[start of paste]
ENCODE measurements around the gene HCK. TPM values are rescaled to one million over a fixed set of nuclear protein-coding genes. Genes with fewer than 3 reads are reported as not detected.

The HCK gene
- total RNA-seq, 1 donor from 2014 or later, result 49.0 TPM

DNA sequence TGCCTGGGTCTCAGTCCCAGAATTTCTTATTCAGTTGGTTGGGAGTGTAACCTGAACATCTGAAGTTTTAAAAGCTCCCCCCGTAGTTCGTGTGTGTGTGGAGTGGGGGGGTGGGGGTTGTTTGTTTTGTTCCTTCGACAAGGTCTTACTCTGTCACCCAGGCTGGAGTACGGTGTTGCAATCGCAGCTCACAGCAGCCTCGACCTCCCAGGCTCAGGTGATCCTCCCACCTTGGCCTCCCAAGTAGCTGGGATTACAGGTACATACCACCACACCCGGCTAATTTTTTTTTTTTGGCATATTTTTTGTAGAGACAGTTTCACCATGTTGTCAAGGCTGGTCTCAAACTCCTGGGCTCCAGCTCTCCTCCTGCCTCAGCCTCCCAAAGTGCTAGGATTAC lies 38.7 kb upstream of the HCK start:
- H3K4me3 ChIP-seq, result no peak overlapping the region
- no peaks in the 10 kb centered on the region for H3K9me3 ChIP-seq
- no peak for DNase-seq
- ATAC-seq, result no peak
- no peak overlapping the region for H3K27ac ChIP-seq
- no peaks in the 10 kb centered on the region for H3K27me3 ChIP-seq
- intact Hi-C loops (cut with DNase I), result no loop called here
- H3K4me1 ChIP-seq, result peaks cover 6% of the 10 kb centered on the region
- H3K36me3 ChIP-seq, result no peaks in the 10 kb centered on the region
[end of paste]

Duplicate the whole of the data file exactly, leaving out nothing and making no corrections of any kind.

ENCODE measurements around the gene HCK. TPM values are rescaled to one million over a fixed set of nuclear protein-coding genes. Genes with fewer than 3 reads are reported as not detected.

The HCK gene
- total RNA-seq, 1 donor from 2014 or later, result 49.0 TPM

DNA sequence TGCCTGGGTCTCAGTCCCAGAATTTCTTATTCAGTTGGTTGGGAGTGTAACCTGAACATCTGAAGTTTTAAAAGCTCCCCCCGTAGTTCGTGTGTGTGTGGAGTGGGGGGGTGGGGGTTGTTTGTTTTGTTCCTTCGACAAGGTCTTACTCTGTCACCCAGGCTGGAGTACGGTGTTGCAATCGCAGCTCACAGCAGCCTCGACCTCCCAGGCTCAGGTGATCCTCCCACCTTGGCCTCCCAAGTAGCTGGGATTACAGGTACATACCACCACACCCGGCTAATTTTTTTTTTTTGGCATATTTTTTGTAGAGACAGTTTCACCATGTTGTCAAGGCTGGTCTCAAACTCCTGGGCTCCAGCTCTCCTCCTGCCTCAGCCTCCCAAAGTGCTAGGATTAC lies 38.7 kb upstream of the HCK start:
- H3K4me3 ChIP-seq, result no peak overlapping the region
- no peaks in the 10 kb centered on the region for H3K9me3 ChIP-seq
- no peak for DNase-seq
- ATAC-seq, result no peak
- no peak overlapping the region for H3K27ac ChIP-seq
- no peaks in the 10 kb centered on the region for H3K27me3 ChIP-seq
- intact Hi-C loops (cut with DNase I), result no loop called here
- H3K4me1 ChIP-seq, result peaks cover 6% of the 10 kb centered on the region
- H3K36me3 ChIP-seq, result no peaks in the 10 kb centered on the region